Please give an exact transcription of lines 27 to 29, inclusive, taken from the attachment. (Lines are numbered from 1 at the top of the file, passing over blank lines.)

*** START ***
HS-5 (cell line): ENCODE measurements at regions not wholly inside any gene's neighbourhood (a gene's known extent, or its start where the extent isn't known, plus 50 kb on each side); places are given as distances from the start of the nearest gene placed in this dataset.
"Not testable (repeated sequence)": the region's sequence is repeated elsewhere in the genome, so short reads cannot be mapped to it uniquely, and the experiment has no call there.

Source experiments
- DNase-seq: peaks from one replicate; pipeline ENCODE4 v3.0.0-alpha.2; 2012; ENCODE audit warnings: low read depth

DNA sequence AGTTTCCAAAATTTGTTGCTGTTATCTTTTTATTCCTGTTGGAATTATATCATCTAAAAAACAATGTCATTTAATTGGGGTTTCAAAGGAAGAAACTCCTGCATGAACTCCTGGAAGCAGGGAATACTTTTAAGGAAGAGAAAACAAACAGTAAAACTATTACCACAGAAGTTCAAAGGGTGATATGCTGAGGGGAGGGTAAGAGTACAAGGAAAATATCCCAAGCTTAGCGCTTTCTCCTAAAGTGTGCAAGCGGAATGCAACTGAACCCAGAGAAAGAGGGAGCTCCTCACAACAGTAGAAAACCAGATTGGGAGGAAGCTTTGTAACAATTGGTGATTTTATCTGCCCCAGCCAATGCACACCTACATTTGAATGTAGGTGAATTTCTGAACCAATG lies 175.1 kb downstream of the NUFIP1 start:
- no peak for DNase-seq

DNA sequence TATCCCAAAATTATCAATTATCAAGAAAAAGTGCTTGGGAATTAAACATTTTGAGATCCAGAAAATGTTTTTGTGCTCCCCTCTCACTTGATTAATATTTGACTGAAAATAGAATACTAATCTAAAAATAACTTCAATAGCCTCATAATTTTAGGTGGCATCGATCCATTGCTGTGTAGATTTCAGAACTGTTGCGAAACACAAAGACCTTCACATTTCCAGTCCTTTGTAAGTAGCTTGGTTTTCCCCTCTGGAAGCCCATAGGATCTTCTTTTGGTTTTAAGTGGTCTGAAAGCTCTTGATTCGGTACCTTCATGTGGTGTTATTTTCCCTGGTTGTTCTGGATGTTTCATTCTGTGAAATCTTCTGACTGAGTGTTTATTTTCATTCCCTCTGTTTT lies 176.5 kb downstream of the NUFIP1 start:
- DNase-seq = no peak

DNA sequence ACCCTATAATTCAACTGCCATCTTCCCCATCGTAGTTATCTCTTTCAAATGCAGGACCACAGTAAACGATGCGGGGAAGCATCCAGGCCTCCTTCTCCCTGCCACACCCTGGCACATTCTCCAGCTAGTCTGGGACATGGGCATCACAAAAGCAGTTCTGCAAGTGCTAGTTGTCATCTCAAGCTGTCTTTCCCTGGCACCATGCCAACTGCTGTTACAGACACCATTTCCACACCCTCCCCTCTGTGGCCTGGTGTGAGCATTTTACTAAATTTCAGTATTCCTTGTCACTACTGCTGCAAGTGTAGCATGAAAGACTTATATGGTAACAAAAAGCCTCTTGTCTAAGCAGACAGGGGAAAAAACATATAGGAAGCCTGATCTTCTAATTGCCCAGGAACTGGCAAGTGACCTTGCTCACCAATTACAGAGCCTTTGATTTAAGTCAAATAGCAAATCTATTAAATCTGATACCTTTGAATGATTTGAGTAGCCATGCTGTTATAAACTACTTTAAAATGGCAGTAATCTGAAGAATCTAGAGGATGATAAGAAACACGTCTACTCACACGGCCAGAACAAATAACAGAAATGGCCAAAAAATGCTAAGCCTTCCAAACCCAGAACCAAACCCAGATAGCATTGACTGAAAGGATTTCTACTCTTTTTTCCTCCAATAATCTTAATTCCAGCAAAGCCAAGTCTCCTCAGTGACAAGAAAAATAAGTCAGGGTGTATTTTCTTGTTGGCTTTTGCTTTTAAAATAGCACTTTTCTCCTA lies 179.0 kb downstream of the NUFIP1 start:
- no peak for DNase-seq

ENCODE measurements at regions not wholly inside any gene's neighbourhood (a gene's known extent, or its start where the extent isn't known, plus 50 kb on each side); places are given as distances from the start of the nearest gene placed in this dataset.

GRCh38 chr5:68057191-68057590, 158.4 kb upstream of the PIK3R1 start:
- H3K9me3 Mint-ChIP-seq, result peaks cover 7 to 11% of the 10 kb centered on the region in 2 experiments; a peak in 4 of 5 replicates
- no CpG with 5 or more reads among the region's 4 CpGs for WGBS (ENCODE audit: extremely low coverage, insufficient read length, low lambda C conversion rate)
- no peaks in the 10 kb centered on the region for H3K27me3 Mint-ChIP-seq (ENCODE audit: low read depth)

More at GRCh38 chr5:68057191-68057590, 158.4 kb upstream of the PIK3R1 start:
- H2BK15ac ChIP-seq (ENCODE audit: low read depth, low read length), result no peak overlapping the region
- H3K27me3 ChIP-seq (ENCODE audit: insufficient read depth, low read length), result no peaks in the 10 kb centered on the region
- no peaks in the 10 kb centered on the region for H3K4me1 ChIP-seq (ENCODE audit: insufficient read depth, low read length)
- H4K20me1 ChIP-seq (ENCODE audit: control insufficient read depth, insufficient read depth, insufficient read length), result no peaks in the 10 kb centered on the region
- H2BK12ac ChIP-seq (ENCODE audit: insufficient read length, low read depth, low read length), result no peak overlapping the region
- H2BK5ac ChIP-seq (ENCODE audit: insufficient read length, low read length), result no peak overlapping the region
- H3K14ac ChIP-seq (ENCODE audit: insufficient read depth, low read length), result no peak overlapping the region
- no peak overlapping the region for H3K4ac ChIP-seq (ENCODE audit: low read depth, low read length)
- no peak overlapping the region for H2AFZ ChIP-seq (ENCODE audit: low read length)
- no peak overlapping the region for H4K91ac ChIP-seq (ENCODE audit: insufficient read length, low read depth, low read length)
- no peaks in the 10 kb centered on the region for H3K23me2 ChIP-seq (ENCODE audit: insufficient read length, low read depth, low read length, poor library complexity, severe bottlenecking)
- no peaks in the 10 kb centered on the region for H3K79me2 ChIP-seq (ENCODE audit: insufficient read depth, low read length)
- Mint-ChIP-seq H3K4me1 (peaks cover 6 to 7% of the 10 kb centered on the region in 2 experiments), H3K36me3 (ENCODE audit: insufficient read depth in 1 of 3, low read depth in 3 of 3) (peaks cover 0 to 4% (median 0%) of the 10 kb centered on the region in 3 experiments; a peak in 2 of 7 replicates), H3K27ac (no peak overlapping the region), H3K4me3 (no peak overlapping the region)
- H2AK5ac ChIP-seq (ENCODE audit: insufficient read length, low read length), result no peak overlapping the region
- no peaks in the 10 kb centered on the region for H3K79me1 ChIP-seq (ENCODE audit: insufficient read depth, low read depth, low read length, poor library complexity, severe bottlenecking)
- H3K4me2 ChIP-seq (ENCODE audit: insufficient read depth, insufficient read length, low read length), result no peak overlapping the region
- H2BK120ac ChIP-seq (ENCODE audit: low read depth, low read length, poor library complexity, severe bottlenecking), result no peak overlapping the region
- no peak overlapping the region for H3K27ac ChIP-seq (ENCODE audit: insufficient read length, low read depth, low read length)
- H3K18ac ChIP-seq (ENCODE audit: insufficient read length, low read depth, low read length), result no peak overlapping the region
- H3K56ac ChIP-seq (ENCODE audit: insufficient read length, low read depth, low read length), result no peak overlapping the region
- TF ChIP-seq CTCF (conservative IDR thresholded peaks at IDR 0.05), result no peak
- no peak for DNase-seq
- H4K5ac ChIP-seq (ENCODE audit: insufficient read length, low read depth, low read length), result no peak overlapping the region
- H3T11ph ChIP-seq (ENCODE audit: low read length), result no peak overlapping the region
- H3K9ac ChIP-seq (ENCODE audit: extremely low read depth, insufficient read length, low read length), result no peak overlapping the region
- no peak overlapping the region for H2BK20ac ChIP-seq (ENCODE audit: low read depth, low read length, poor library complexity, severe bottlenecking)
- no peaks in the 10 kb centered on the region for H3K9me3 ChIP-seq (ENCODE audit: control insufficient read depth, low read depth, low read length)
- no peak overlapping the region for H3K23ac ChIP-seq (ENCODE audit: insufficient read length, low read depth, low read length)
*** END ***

- no peaks in the 10 kb centered on the region for H3K23me2 ChIP-seq (ENCODE audit: insufficient read length, low read depth, low read length, poor library complexity, severe bottlenecking)
- no peaks in the 10 kb centered on the region for H3K79me2 ChIP-seq (ENCODE audit: insufficient read depth, low read length)
- Mint-ChIP-seq H3K4me1 (peaks cover 6 to 7% of the 10 kb centered on the region in 2 experiments), H3K36me3 (ENCODE audit: insufficient read depth in 1 of 3, low read depth in 3 of 3) (peaks cover 0 to 4% (median 0%) of the 10 kb centered on the region in 3 experiments; a peak in 2 of 7 replicates), H3K27ac (no peak overlapping the region), H3K4me3 (no peak overlapping the region)